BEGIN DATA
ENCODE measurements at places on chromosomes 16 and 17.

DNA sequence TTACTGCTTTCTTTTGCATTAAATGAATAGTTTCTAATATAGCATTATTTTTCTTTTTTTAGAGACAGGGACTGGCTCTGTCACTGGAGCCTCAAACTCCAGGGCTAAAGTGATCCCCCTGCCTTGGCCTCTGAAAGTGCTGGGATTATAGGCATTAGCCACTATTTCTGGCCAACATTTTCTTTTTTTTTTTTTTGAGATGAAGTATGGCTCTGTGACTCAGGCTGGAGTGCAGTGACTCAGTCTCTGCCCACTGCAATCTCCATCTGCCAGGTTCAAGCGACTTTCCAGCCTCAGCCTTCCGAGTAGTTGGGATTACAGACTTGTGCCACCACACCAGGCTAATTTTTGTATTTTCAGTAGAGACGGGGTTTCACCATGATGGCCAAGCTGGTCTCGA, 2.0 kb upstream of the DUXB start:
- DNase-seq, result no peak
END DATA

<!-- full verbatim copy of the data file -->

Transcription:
ENCODE measurements at places on chromosomes 16 and 17.

DNA sequence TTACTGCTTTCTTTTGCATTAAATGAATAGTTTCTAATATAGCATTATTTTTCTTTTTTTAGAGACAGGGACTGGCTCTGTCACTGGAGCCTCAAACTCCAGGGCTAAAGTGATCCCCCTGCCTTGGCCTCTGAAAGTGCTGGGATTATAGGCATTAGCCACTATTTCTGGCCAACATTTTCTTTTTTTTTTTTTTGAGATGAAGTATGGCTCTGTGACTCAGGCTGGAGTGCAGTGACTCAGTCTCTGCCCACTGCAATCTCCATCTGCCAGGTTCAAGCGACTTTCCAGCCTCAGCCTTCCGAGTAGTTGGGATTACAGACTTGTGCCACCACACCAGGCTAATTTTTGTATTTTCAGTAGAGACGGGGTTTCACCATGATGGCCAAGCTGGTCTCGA, 2.0 kb upstream of the DUXB start:
- DNase-seq, result no peak